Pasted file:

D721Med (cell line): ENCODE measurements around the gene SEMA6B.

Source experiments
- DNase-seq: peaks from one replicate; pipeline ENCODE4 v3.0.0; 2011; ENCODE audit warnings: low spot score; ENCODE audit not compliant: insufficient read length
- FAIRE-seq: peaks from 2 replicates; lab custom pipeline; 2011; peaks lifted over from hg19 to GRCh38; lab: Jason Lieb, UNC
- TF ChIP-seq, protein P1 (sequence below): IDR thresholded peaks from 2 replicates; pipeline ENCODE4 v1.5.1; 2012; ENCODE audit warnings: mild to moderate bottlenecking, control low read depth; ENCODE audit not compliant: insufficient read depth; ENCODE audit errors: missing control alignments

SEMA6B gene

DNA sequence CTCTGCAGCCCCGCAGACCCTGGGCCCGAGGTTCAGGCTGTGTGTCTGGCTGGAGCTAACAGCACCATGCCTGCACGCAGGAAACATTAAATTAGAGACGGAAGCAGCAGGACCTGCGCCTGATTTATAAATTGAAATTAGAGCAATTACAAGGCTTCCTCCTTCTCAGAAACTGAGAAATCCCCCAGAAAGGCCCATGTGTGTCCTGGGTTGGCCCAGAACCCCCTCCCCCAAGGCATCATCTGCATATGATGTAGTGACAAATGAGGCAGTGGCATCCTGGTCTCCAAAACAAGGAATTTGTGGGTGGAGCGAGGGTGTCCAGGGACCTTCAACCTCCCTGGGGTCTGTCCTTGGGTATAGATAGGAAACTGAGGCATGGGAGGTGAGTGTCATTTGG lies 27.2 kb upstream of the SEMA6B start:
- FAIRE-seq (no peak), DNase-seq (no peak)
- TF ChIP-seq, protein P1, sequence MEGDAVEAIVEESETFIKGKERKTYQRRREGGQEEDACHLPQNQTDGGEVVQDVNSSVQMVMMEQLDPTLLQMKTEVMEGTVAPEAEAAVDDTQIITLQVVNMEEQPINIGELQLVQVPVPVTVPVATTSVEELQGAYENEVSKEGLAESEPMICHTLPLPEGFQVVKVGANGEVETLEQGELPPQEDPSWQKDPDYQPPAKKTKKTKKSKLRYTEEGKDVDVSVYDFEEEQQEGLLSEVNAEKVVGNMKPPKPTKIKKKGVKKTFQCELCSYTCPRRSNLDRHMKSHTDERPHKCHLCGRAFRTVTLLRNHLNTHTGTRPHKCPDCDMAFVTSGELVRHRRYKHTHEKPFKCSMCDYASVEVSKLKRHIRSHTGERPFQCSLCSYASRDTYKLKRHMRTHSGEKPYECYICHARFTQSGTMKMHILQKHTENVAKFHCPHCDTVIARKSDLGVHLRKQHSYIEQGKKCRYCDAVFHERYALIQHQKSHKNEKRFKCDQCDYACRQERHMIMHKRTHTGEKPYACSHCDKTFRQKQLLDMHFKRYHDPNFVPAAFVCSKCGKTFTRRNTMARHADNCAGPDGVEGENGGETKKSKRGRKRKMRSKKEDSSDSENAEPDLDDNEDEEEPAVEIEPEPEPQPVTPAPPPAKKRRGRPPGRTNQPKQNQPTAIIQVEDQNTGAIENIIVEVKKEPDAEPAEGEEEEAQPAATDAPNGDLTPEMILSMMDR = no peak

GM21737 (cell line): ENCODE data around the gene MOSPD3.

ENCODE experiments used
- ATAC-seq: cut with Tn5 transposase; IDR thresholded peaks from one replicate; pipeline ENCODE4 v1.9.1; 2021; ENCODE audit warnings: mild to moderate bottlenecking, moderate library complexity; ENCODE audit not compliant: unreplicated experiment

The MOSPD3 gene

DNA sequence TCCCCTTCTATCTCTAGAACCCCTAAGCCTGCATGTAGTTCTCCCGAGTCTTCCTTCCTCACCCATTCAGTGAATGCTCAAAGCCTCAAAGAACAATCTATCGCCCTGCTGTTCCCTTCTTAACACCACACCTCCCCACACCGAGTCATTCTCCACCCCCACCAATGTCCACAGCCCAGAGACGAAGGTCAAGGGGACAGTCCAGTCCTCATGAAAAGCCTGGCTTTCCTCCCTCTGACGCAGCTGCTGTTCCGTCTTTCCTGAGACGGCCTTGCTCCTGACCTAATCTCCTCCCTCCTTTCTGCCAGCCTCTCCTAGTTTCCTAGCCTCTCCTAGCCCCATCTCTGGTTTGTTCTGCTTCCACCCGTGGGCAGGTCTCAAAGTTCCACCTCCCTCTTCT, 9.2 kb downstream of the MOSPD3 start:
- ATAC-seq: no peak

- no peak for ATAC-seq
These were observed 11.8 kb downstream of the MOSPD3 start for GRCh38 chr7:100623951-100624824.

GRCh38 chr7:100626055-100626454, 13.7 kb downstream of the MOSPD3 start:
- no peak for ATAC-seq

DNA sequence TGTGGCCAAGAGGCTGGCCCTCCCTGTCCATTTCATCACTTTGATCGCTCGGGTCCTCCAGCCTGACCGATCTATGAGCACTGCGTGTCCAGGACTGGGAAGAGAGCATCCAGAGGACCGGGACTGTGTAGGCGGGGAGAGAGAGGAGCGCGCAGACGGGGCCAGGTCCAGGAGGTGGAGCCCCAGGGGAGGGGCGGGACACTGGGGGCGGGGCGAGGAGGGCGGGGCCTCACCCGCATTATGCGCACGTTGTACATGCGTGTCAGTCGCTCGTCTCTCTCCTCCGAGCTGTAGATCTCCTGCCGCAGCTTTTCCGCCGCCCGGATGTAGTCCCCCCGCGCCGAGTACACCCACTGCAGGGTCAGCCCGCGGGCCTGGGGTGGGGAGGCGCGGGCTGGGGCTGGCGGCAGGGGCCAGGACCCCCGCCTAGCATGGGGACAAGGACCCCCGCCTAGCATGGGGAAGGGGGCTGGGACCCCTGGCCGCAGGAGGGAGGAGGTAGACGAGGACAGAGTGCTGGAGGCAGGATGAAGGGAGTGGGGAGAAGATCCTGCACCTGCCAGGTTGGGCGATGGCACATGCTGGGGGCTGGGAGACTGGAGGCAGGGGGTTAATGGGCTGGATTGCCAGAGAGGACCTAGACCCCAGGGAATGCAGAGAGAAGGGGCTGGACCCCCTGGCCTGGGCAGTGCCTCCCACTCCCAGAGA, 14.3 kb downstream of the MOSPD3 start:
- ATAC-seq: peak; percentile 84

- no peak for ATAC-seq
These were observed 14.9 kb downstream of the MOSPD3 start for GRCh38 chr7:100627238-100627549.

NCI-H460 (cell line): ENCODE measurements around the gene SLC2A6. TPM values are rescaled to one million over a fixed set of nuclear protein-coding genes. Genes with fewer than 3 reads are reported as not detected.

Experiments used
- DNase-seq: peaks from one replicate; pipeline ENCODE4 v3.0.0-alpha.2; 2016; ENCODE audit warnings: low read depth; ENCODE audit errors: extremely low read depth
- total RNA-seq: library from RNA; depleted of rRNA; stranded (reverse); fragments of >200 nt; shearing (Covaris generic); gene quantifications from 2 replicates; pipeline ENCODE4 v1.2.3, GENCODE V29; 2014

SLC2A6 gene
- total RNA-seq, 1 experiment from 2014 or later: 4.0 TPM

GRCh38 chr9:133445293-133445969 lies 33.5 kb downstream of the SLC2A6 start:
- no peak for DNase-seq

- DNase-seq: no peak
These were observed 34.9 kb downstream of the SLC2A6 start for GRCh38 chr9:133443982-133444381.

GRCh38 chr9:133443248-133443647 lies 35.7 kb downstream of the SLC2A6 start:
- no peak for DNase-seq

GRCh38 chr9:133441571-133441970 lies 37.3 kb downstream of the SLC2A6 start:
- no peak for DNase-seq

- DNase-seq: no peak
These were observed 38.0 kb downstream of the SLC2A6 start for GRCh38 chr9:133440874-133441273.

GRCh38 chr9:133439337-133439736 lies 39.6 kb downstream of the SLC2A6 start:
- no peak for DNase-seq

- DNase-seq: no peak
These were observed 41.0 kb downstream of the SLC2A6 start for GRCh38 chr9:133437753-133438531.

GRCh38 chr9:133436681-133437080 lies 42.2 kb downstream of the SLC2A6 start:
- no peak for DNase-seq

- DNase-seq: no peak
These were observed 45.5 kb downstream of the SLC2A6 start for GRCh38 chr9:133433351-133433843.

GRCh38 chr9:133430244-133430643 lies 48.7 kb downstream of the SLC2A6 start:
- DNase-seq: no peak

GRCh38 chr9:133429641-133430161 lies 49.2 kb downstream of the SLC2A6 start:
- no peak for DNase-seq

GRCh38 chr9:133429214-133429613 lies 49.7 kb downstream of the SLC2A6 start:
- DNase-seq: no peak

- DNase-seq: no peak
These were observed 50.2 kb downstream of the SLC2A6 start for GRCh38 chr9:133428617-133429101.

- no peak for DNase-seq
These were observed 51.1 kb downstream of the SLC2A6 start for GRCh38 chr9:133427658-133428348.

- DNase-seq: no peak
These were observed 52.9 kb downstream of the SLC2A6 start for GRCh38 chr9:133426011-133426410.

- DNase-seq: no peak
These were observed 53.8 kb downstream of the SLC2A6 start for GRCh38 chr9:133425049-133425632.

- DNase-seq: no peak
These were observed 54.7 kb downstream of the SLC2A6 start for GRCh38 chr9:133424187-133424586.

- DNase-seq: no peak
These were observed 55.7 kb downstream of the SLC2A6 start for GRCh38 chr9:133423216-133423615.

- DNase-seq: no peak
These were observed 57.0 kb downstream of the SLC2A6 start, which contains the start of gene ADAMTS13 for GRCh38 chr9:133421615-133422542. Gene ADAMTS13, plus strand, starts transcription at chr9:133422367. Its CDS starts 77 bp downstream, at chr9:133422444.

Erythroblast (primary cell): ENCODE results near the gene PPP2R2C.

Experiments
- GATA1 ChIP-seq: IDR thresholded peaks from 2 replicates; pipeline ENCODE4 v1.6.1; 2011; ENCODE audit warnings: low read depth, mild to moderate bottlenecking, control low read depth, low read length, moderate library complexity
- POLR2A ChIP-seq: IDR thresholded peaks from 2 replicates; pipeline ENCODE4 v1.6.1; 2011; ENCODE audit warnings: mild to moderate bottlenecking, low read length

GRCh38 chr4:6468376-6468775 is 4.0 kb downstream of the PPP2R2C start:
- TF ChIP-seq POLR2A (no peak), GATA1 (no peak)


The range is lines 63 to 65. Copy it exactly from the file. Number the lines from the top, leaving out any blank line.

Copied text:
These were observed 54.7 kb downstream of the SLC2A6 start for GRCh38 chr9:133424187-133424586.

- DNase-seq: no peak
These were observed 55.7 kb downstream of the SLC2A6 start for GRCh38 chr9:133423216-133423615.